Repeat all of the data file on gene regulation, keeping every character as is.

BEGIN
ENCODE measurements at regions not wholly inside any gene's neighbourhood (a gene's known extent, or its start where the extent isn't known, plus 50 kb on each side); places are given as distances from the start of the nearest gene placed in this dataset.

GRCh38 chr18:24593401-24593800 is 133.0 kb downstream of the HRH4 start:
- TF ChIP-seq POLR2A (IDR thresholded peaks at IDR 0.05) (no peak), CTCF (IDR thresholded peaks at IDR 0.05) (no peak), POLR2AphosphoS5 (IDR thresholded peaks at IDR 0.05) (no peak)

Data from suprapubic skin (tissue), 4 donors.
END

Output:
ENCODE measurements at regions not wholly inside any gene's neighbourhood (a gene's known extent, or its start where the extent isn't known, plus 50 kb on each side); places are given as distances from the start of the nearest gene placed in this dataset.

GRCh38 chr18:24593401-24593800 is 133.0 kb downstream of the HRH4 start:
- TF ChIP-seq POLR2A (IDR thresholded peaks at IDR 0.05) (no peak), CTCF (IDR thresholded peaks at IDR 0.05) (no peak), POLR2AphosphoS5 (IDR thresholded peaks at IDR 0.05) (no peak)

Data from suprapubic skin (tissue), 4 donors.